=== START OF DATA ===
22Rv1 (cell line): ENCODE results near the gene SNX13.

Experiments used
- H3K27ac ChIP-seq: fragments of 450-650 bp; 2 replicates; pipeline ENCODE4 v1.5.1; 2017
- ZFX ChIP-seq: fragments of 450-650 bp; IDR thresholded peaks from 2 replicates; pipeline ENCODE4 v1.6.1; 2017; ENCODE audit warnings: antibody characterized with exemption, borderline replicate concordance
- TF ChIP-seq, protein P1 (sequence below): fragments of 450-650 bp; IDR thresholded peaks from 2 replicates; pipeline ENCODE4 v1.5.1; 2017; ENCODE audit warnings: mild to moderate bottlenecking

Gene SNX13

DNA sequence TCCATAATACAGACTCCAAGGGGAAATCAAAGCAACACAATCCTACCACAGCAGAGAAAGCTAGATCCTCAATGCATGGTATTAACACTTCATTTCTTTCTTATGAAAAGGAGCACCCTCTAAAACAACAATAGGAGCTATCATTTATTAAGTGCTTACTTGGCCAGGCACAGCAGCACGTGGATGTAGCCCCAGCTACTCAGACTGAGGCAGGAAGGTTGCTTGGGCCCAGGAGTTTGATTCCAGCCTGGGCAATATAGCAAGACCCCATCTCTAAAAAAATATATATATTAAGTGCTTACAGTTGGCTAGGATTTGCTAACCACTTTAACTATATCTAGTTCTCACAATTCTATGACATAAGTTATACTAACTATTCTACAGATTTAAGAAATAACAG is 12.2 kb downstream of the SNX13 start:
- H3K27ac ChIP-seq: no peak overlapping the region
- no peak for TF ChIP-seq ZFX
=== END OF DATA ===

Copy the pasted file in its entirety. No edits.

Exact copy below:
22Rv1 (cell line): ENCODE results near the gene SNX13.

Experiments used
- H3K27ac ChIP-seq: fragments of 450-650 bp; 2 replicates; pipeline ENCODE4 v1.5.1; 2017
- ZFX ChIP-seq: fragments of 450-650 bp; IDR thresholded peaks from 2 replicates; pipeline ENCODE4 v1.6.1; 2017; ENCODE audit warnings: antibody characterized with exemption, borderline replicate concordance
- TF ChIP-seq, protein P1 (sequence below): fragments of 450-650 bp; IDR thresholded peaks from 2 replicates; pipeline ENCODE4 v1.5.1; 2017; ENCODE audit warnings: mild to moderate bottlenecking

Gene SNX13

DNA sequence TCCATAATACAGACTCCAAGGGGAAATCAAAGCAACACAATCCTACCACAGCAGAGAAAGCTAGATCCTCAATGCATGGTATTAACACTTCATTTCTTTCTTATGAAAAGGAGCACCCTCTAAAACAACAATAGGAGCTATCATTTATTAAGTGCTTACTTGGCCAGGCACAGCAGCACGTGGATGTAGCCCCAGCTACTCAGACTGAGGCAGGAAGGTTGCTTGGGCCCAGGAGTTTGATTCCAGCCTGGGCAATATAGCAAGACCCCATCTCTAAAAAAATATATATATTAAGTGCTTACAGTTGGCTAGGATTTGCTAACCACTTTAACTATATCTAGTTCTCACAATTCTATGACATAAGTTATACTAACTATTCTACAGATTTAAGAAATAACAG is 12.2 kb downstream of the SNX13 start:
- H3K27ac ChIP-seq: no peak overlapping the region
- no peak for TF ChIP-seq ZFX